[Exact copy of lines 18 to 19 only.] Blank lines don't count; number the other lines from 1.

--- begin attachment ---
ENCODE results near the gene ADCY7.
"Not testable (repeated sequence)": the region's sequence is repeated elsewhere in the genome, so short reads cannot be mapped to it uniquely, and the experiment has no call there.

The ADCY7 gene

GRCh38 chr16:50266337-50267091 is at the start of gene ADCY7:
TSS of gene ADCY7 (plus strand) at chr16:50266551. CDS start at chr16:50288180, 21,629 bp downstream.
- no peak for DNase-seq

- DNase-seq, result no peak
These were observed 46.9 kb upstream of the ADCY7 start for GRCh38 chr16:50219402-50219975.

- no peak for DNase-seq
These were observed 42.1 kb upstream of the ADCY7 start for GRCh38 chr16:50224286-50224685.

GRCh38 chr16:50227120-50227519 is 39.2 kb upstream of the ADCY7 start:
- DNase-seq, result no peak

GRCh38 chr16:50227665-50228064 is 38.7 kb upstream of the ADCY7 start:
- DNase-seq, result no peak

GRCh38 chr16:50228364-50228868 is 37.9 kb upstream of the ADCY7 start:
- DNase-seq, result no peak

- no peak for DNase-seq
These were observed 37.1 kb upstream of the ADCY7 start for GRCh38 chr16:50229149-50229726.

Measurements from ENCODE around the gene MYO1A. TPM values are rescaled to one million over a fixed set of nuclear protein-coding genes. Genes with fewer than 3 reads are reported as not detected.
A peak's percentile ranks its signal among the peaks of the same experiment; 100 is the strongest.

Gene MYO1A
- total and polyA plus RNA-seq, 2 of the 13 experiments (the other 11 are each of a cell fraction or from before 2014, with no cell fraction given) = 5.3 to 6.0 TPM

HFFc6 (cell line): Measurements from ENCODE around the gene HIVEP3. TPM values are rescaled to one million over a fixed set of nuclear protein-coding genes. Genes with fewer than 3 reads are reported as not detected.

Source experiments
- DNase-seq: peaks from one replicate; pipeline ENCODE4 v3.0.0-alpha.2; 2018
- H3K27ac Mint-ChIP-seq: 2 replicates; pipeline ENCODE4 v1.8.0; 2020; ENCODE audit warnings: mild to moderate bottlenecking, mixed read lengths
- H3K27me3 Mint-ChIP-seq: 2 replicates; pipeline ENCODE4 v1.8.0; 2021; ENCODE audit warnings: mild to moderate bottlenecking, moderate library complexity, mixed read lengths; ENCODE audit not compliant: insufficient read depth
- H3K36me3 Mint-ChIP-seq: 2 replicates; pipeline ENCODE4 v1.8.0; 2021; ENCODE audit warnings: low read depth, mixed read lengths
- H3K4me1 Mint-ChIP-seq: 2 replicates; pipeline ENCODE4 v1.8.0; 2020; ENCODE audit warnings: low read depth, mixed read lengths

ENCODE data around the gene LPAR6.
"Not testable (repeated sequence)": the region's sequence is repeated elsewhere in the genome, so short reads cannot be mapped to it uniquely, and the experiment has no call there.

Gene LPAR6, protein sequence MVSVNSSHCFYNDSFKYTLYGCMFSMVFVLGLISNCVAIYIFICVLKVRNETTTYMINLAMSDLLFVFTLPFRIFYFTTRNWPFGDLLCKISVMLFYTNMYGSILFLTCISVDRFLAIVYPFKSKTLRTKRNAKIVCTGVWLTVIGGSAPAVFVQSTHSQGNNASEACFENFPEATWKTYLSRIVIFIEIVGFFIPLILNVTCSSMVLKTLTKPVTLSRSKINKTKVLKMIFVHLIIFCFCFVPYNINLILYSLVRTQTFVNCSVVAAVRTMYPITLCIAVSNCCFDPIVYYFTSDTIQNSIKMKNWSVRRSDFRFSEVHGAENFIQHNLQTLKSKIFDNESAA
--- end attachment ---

These were observed 37.1 kb upstream of the ADCY7 start for GRCh38 chr16:50229149-50229726.

Measurements from ENCODE around the gene MYO1A. TPM values are rescaled to one million over a fixed set of nuclear protein-coding genes. Genes with fewer than 3 reads are reported as not detected.